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The increasing development of wearable technology sparks the need for new, innovative ways to interact with our shiny gadgets. Deviating from the conventional approach based on touch-sensitive devices, Prof. Jürgen Steimle aims at producing body-worn user interfaces that can be applied directly on the skin. Highly personalised, biocompatible and ultrathin, these devices will seamlessly blend with the human skin to create a technological extension of our body.
Ole Kamstrup, MD., MSc., is a pensioner and lives north of Copenhagen in Denmark. He has been diagnosed with Parkinson's disease ten years ago. Since 2013, Mr Kamstrup has been in contact with Professor Deniz Kirik, a neuroscientist at Lund University in Sweden. Professor Kirik, who was awarded an ERC Starting Grant in 2009, develops new therapies for Parkinson’s disease, using viral vectors to deliver therapeutic genes to the brain. An ERC Proof of Concept grant enabled him to start carrying out a market evaluation and writing a business plan for the promising therapy.
Originally published in March 2017 as part of the multimedia campaign "ERC - 10 years – 10 portraits."
ERC grantee Professor Deniz Kirik's spin-off company will join forces with Skåne Regional Council in southern Sweden to build a specialised hospital and a state-of-the-art gene therapy centre, the parties announced on 8 October. The new facilities are expected to be operational by 2020. They will provide researchers unique opportunities for clinical trials, while patients will gain access to the latest treatment methods for Parkinson’s disease and other illnesses.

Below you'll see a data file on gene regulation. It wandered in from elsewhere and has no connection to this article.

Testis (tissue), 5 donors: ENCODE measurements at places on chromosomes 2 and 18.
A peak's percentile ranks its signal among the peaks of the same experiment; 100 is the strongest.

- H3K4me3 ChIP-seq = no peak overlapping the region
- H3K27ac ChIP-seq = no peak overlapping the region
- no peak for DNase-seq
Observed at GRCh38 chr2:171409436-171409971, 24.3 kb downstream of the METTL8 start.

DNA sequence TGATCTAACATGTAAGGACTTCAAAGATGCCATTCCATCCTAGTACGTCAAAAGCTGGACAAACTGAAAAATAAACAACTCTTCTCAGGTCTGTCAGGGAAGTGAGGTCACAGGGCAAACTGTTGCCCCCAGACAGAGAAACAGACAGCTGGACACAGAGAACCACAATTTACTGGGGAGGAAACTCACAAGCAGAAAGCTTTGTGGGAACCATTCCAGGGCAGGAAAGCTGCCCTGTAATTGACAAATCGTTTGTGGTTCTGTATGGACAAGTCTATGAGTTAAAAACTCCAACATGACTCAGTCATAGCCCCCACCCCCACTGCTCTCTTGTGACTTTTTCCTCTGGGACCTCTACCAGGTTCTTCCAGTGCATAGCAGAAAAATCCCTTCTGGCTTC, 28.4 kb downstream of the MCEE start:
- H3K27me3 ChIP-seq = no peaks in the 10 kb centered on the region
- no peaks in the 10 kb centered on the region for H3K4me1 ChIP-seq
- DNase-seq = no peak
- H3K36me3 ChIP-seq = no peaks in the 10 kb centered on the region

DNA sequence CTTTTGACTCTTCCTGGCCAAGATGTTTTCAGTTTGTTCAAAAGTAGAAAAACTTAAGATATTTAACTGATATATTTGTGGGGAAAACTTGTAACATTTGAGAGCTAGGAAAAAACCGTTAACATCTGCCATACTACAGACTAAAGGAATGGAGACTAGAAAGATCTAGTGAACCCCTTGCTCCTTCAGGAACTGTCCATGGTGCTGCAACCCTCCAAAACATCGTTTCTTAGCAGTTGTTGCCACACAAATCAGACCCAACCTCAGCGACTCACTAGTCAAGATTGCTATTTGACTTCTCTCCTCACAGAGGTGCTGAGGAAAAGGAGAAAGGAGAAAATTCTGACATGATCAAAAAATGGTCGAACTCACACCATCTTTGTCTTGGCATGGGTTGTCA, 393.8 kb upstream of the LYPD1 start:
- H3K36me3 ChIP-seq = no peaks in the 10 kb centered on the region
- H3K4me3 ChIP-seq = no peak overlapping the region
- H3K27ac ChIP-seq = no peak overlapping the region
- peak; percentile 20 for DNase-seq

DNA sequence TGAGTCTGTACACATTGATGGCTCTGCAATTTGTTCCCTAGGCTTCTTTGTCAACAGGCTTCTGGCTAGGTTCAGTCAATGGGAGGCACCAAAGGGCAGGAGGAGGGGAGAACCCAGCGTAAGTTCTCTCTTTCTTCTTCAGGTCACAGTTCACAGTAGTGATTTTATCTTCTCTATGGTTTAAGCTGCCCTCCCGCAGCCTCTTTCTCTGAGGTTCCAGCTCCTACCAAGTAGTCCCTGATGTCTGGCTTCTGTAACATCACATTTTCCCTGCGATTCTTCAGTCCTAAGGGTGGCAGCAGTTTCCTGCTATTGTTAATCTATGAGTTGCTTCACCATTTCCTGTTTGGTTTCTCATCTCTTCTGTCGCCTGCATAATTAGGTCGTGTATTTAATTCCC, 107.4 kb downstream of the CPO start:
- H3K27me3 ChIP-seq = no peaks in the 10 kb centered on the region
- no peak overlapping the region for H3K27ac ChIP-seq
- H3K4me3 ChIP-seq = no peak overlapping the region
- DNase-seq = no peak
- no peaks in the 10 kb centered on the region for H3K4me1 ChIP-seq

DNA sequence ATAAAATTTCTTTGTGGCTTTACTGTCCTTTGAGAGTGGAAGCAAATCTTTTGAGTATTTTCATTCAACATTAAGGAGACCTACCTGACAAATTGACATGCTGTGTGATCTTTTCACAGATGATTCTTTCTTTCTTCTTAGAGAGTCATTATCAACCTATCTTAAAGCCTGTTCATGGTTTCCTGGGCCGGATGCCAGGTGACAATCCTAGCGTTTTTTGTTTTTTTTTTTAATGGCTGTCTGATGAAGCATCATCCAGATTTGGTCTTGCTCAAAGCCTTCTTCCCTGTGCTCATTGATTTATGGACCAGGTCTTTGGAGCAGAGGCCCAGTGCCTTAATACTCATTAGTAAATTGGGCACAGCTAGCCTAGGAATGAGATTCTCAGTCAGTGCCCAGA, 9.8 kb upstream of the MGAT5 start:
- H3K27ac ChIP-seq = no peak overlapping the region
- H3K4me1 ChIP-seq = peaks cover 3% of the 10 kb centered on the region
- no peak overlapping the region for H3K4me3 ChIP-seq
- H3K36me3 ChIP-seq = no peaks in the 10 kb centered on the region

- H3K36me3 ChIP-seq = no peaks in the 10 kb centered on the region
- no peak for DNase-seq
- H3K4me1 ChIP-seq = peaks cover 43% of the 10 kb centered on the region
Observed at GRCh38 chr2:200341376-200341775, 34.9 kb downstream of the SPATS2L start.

It has long been a sci-fi dream to have a humanoid robot in our everyday life. Soon that dream may seem even more vivid, thanks to Dr Pierre-Yves Oudeyer’s ERC-funded project. His team has developed the first complete open-source 3D printed humanoid robot, called “Poppy”. Poppy is a robot that anybody can build – its body is 3D printed and its behaviour programmed by the user. The technology will be of benefit to the fields of science, engineering, education and even the arts.
Compared to humans, the sensing and dexterity of current robots is extremely limited. Reproducing these fundamental human abilities in robotics systems requires a new scientific and technological approach, according to Professor Danica Kragic.
With their transparent skin and a known genome, the zebrafish larvae are emerging as a model for neuroscientists. It enables researchers to monitor large portions of the brain in an intact behaving vertebrate. Dr German Sumbre, an ERC grantee from Argentina, uses zebrafish in order to achieve a better understanding of the neural mechanisms of sensory perception, and as a means of providing new insights into neurological disorders.